Charles Xavier may be the brains behind the X-Men and mutantkind as a whole, but Nightcrawler is its heart and spirit. In the recently released Way of X #1, writer Si Spurrier and artist Bob Quinn delve into the implications of mutantkind's new status quo in the Krakoan era.
The key question of it all is this - after decades of being hunted and feared (and persecuted) by others, how is mutantkind coming to terms with this new relative safety, sanctuary, and - don't forget - the ability to be resurrected if and when they die (and they have been, a lot.)
"What we're heading towards isn't a religion. It's definitely not a religion in the sense of priests, prayers, and faith," Spurrier tells Newsarama. "It's more like a new way of seeing the world. A uniquely mutant code that speaks to life, culture, and value. Nightcrawler isn't kissing goodbye to his Catholicism and he's not expecting any of the other mutants with existing faiths to set them aside."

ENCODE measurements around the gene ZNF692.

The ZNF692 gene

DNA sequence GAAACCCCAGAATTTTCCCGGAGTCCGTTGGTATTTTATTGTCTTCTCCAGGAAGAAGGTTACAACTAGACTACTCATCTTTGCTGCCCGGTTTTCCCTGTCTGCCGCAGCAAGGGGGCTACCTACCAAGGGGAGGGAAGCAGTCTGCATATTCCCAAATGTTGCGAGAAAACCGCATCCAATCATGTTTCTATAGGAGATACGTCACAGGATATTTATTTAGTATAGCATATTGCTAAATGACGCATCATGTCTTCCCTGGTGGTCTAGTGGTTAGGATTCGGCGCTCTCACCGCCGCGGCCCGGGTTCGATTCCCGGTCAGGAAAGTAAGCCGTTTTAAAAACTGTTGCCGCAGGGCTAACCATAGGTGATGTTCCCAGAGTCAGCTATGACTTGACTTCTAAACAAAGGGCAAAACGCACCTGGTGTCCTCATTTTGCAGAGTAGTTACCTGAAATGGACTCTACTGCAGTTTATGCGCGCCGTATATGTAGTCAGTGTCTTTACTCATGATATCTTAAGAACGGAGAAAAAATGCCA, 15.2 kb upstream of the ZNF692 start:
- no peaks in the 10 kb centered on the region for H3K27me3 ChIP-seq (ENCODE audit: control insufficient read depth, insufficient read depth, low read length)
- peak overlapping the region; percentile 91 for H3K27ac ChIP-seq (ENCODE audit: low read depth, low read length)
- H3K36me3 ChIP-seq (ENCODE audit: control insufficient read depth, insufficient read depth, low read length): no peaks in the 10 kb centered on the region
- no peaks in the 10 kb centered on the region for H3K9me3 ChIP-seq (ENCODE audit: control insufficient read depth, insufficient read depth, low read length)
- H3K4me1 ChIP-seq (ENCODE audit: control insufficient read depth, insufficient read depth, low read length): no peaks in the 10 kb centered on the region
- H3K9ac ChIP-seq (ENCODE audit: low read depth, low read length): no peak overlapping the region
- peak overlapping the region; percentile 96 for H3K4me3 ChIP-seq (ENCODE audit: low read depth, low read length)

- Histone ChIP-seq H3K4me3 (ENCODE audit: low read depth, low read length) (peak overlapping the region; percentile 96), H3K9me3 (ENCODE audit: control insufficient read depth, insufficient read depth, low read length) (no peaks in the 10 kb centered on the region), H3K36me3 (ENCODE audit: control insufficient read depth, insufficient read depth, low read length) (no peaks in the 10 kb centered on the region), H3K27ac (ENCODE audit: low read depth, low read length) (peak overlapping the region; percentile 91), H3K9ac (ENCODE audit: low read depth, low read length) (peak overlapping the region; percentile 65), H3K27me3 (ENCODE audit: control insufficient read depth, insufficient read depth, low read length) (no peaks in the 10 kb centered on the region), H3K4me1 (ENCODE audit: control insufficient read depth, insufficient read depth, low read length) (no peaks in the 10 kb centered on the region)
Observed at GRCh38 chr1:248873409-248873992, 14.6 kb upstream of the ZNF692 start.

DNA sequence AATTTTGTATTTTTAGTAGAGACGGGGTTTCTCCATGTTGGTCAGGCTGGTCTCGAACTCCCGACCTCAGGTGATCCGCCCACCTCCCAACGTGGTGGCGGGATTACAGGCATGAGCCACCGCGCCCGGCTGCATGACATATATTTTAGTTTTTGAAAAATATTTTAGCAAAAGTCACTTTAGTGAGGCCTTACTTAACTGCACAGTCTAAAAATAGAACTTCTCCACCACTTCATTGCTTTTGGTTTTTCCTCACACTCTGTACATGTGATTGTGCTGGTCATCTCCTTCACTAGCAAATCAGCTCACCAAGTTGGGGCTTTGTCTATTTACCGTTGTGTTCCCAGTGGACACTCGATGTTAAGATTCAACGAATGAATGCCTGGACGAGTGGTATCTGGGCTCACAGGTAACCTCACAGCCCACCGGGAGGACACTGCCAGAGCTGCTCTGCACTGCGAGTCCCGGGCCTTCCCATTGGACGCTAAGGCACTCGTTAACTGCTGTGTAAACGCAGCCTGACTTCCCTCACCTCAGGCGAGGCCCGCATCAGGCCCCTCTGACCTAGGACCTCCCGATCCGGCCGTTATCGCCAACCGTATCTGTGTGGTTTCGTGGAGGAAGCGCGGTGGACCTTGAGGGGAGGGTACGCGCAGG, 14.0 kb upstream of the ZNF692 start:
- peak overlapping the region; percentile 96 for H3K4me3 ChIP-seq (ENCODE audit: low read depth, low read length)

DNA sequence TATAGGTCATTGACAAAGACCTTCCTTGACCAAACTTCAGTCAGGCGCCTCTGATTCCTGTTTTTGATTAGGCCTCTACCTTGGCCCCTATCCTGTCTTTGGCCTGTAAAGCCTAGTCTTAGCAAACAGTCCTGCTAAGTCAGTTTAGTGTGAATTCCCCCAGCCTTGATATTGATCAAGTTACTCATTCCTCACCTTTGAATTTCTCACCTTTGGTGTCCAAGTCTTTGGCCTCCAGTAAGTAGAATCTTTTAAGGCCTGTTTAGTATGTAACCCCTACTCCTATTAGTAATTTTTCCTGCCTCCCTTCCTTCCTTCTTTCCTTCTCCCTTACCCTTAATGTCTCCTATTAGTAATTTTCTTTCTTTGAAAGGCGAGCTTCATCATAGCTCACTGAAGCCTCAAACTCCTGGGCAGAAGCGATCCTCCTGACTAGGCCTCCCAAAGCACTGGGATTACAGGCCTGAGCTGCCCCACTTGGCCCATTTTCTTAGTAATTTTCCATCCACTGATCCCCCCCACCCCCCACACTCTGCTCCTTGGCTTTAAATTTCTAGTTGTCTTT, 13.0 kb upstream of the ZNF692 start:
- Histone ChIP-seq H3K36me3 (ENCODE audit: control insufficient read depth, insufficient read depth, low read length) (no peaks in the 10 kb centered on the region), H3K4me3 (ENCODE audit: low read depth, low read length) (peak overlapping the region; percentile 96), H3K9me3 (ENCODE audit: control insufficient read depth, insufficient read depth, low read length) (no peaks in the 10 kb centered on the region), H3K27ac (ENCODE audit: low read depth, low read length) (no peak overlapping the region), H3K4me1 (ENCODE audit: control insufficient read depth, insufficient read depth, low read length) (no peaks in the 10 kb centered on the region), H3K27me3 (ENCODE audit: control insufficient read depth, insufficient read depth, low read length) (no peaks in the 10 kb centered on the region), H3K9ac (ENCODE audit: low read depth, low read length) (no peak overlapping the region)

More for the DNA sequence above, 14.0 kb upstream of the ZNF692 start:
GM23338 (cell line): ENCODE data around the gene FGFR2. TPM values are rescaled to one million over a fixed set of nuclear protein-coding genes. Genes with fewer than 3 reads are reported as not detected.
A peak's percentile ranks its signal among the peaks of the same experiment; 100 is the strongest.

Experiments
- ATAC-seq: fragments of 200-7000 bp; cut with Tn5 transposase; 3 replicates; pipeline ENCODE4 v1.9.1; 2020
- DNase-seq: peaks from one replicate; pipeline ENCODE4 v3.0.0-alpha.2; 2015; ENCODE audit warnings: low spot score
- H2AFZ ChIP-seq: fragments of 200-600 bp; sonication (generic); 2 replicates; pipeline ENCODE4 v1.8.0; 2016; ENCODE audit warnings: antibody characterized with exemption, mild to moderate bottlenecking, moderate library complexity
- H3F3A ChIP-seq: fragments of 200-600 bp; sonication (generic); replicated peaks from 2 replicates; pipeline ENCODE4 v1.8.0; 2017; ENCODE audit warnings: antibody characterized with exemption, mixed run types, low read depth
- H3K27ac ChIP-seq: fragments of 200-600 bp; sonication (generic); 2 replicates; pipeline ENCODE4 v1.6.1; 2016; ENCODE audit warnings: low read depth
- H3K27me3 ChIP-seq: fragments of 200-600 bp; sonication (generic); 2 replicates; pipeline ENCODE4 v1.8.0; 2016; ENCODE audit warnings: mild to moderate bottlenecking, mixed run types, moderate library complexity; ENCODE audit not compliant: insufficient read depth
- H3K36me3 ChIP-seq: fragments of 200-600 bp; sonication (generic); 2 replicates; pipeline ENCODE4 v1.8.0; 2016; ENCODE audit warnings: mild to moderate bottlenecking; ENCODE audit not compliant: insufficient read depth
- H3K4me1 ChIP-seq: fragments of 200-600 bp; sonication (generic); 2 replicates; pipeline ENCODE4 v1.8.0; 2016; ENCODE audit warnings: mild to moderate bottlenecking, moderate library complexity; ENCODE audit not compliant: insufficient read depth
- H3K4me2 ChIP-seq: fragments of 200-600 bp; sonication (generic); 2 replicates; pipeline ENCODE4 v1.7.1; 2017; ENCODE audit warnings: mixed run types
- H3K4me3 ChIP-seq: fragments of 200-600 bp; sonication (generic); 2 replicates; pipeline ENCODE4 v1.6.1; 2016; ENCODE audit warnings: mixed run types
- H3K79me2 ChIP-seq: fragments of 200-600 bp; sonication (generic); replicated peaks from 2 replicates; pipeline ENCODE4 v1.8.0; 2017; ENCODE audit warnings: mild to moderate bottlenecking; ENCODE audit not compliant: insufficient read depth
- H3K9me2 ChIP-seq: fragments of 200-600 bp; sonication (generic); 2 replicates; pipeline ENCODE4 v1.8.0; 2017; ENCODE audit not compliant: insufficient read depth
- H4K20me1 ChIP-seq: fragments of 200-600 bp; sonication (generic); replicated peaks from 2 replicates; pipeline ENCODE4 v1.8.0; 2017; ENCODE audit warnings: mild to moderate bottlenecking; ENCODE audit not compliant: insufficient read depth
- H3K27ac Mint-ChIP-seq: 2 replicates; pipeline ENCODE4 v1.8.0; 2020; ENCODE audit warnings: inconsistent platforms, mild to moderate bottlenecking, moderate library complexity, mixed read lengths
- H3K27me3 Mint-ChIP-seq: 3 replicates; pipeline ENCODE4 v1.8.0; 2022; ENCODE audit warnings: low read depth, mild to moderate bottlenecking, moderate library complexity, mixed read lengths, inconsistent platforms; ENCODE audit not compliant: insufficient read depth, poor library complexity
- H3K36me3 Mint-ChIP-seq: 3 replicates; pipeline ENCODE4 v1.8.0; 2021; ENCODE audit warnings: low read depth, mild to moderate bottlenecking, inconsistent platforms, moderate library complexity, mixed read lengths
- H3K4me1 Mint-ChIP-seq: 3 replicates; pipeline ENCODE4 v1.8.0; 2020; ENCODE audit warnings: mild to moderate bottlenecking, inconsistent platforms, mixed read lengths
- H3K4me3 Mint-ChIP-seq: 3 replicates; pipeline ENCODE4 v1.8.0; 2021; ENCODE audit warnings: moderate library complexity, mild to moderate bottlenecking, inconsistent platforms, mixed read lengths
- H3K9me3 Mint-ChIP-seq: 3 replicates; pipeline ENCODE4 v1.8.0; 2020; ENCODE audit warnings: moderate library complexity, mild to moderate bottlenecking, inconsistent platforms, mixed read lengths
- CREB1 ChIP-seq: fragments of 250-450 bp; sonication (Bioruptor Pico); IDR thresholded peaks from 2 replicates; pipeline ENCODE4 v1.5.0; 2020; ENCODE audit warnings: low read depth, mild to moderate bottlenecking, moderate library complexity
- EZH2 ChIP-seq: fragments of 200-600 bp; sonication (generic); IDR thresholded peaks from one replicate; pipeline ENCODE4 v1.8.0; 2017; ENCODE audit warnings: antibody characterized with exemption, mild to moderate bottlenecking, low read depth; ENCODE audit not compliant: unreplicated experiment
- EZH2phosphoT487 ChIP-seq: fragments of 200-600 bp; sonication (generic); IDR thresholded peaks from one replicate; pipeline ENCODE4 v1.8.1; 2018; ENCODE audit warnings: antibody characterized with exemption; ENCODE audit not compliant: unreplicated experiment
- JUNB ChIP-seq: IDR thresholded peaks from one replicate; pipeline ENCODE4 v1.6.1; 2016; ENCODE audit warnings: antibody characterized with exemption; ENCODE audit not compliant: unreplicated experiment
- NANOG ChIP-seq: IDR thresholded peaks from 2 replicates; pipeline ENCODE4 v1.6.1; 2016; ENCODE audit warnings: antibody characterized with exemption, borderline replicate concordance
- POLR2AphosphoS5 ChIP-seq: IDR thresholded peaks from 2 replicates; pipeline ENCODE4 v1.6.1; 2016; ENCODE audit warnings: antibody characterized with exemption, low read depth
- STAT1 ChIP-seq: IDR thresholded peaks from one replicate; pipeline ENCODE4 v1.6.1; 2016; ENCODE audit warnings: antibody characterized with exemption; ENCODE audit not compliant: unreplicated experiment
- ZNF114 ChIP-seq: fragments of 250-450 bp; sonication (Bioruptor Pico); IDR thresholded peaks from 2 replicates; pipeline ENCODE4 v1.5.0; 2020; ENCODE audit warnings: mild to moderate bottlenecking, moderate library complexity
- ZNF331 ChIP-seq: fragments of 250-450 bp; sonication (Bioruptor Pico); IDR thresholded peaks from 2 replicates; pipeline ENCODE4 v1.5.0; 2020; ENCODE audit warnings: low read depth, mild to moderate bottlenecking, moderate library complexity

Although Way of X is not a roadmap to a mutant religion, Way of X #1 did end with the return of Xavier's only begotten son Legion.
Newsarama had the chance to chat with writer Si Spurrier about all the big moments from Way of X #1 and what they mean heading into May 19's Way of X #2 and beyond. We discuss how the book will tie into the franchise's upcoming event - the 'Hellfire Gala,' how exactly the title will touch upon religion, and, of course, that major cliffhanger with Legion!